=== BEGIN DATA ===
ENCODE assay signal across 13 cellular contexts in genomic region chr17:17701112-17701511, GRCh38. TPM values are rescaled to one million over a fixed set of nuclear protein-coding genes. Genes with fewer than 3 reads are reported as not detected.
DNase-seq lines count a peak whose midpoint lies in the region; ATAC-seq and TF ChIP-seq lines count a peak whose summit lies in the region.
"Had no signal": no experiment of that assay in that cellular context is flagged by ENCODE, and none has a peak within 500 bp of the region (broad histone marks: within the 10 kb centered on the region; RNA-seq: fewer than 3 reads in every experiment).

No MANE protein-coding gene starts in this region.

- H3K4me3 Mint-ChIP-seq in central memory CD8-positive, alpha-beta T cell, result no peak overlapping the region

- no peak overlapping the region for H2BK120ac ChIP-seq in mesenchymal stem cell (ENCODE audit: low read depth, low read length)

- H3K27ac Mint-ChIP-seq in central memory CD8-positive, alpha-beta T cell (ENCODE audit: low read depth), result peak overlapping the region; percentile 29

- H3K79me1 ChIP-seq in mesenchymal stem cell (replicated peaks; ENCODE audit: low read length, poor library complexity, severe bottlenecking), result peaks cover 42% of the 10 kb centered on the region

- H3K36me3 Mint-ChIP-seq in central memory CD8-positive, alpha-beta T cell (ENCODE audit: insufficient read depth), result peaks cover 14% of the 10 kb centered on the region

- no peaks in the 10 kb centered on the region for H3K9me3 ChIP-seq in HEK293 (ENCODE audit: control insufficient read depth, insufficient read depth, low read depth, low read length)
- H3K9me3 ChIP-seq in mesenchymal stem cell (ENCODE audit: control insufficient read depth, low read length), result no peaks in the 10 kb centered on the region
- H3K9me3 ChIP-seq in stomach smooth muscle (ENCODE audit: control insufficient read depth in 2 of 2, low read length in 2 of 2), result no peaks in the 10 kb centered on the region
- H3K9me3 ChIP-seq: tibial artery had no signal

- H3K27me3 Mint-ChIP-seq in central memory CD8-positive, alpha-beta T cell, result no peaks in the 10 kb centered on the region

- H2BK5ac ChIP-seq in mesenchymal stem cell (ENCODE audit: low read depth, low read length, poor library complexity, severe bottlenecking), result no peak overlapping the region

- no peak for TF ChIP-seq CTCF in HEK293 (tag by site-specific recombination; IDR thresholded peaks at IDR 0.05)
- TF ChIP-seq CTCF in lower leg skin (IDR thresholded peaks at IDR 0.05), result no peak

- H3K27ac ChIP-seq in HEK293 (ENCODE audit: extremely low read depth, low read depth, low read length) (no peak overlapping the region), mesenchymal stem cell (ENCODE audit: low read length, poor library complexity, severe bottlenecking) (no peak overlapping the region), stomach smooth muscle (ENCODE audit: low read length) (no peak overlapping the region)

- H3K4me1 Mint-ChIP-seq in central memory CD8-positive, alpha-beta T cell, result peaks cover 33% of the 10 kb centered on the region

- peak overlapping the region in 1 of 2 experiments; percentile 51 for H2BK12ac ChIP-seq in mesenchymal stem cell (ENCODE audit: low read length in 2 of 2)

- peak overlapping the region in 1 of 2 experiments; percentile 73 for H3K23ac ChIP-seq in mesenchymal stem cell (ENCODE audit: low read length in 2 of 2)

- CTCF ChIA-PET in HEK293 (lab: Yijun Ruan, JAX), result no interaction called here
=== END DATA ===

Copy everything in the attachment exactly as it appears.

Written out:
ENCODE assay signal across 13 cellular contexts in genomic region chr17:17701112-17701511, GRCh38. TPM values are rescaled to one million over a fixed set of nuclear protein-coding genes. Genes with fewer than 3 reads are reported as not detected.
DNase-seq lines count a peak whose midpoint lies in the region; ATAC-seq and TF ChIP-seq lines count a peak whose summit lies in the region.
"Had no signal": no experiment of that assay in that cellular context is flagged by ENCODE, and none has a peak within 500 bp of the region (broad histone marks: within the 10 kb centered on the region; RNA-seq: fewer than 3 reads in every experiment).

No MANE protein-coding gene starts in this region.

- H3K4me3 Mint-ChIP-seq in central memory CD8-positive, alpha-beta T cell, result no peak overlapping the region

- no peak overlapping the region for H2BK120ac ChIP-seq in mesenchymal stem cell (ENCODE audit: low read depth, low read length)

- H3K27ac Mint-ChIP-seq in central memory CD8-positive, alpha-beta T cell (ENCODE audit: low read depth), result peak overlapping the region; percentile 29

- H3K79me1 ChIP-seq in mesenchymal stem cell (replicated peaks; ENCODE audit: low read length, poor library complexity, severe bottlenecking), result peaks cover 42% of the 10 kb centered on the region

- H3K36me3 Mint-ChIP-seq in central memory CD8-positive, alpha-beta T cell (ENCODE audit: insufficient read depth), result peaks cover 14% of the 10 kb centered on the region

- no peaks in the 10 kb centered on the region for H3K9me3 ChIP-seq in HEK293 (ENCODE audit: control insufficient read depth, insufficient read depth, low read depth, low read length)
- H3K9me3 ChIP-seq in mesenchymal stem cell (ENCODE audit: control insufficient read depth, low read length), result no peaks in the 10 kb centered on the region
- H3K9me3 ChIP-seq in stomach smooth muscle (ENCODE audit: control insufficient read depth in 2 of 2, low read length in 2 of 2), result no peaks in the 10 kb centered on the region
- H3K9me3 ChIP-seq: tibial artery had no signal

- H3K27me3 Mint-ChIP-seq in central memory CD8-positive, alpha-beta T cell, result no peaks in the 10 kb centered on the region

- H2BK5ac ChIP-seq in mesenchymal stem cell (ENCODE audit: low read depth, low read length, poor library complexity, severe bottlenecking), result no peak overlapping the region

- no peak for TF ChIP-seq CTCF in HEK293 (tag by site-specific recombination; IDR thresholded peaks at IDR 0.05)
- TF ChIP-seq CTCF in lower leg skin (IDR thresholded peaks at IDR 0.05), result no peak

- H3K27ac ChIP-seq in HEK293 (ENCODE audit: extremely low read depth, low read depth, low read length) (no peak overlapping the region), mesenchymal stem cell (ENCODE audit: low read length, poor library complexity, severe bottlenecking) (no peak overlapping the region), stomach smooth muscle (ENCODE audit: low read length) (no peak overlapping the region)

- H3K4me1 Mint-ChIP-seq in central memory CD8-positive, alpha-beta T cell, result peaks cover 33% of the 10 kb centered on the region

- peak overlapping the region in 1 of 2 experiments; percentile 51 for H2BK12ac ChIP-seq in mesenchymal stem cell (ENCODE audit: low read length in 2 of 2)

- peak overlapping the region in 1 of 2 experiments; percentile 73 for H3K23ac ChIP-seq in mesenchymal stem cell (ENCODE audit: low read length in 2 of 2)

- CTCF ChIA-PET in HEK293 (lab: Yijun Ruan, JAX), result no interaction called here